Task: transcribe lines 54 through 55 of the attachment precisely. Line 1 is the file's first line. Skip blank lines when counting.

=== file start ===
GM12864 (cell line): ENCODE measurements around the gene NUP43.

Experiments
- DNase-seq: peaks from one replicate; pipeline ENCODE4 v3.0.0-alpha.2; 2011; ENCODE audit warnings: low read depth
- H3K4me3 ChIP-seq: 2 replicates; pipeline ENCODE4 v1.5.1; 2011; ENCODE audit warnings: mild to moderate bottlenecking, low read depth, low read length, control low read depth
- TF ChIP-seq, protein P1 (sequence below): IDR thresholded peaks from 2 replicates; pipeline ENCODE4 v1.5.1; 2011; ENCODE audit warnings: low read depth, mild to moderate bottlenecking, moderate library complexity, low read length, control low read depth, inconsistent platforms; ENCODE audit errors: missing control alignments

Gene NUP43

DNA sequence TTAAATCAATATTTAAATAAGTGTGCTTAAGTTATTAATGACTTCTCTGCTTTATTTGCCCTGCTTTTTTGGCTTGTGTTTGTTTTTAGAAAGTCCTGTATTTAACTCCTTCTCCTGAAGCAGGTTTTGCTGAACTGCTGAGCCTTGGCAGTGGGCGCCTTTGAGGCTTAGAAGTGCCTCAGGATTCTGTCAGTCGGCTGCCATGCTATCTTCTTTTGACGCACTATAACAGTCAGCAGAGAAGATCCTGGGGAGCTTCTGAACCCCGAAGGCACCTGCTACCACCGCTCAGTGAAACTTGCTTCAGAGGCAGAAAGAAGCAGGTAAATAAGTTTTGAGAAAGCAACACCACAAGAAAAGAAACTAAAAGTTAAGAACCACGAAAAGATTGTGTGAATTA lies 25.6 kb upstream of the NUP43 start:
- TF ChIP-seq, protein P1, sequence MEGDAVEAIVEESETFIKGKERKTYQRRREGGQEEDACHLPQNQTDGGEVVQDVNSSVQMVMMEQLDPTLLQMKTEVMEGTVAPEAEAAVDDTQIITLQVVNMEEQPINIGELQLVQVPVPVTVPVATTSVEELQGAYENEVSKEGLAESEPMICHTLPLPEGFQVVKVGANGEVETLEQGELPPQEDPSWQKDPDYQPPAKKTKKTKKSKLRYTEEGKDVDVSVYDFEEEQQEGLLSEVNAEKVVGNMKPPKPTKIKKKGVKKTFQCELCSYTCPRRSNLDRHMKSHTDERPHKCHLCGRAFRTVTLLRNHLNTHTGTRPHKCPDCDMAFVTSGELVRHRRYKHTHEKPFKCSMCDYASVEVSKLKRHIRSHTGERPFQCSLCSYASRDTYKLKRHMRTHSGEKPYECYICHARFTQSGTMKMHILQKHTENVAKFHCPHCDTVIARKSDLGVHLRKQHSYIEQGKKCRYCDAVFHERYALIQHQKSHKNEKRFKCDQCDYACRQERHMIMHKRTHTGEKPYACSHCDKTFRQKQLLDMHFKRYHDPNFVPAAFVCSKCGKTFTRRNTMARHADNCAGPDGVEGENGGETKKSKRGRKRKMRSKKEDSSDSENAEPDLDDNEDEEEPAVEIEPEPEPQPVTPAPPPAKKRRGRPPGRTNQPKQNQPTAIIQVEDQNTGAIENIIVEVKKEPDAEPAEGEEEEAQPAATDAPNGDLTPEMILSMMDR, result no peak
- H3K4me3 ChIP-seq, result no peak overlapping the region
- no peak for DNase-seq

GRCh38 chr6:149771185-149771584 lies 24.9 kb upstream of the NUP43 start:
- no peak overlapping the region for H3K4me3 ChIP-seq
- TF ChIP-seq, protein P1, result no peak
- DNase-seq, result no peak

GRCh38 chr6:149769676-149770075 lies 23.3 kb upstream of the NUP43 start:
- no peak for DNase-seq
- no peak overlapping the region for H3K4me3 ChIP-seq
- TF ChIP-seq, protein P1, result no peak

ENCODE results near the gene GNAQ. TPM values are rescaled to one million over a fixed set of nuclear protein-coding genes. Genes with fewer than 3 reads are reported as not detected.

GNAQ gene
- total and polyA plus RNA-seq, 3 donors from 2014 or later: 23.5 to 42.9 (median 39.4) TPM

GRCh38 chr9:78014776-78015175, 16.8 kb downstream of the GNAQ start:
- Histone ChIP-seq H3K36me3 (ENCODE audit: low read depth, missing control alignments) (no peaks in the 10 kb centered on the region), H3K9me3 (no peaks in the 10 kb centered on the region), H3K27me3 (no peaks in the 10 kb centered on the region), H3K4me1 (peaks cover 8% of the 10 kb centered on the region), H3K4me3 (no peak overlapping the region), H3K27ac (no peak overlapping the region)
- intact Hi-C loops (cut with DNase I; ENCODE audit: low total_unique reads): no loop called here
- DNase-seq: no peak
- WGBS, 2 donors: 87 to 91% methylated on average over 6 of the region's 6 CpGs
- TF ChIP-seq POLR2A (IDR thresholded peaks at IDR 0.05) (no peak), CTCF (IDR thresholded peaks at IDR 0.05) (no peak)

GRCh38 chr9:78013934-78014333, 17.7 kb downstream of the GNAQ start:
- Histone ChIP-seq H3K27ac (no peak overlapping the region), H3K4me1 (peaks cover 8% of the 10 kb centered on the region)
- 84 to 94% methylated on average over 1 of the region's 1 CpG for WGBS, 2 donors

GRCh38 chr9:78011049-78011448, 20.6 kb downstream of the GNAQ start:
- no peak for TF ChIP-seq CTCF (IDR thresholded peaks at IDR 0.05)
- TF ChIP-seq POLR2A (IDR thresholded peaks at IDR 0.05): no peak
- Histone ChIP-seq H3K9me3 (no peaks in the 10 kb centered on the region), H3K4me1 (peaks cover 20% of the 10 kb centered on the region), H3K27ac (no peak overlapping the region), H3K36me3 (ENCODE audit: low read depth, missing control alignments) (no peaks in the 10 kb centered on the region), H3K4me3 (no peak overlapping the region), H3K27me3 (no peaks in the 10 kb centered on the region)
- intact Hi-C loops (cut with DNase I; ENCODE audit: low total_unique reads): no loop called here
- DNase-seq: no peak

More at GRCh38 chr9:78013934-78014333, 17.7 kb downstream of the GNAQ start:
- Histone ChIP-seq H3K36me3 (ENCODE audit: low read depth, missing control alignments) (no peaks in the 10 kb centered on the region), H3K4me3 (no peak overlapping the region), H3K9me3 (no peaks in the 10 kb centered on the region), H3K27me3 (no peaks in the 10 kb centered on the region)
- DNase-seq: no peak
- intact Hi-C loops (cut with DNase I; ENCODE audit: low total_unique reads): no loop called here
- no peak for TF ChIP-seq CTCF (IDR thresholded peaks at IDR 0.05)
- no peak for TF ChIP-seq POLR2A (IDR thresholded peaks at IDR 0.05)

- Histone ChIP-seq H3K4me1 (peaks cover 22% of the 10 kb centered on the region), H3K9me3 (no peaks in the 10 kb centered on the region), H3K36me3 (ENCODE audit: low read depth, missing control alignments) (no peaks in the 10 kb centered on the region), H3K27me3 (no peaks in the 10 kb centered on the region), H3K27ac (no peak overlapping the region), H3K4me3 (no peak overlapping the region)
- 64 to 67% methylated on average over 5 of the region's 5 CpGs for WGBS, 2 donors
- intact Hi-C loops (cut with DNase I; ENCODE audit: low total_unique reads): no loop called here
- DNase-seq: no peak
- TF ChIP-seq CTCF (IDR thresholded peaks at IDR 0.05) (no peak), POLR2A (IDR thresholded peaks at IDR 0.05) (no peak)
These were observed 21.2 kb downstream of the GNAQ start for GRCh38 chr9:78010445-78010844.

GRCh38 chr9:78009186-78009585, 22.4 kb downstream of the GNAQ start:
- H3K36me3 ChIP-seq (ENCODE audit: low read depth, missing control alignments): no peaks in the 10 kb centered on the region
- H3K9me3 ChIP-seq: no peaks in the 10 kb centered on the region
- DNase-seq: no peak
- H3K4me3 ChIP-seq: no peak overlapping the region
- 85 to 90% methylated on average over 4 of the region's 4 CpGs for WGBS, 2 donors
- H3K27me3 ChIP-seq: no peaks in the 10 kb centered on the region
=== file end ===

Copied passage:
- 85 to 90% methylated on average over 4 of the region's 4 CpGs for WGBS, 2 donors
- H3K27me3 ChIP-seq: no peaks in the 10 kb centered on the region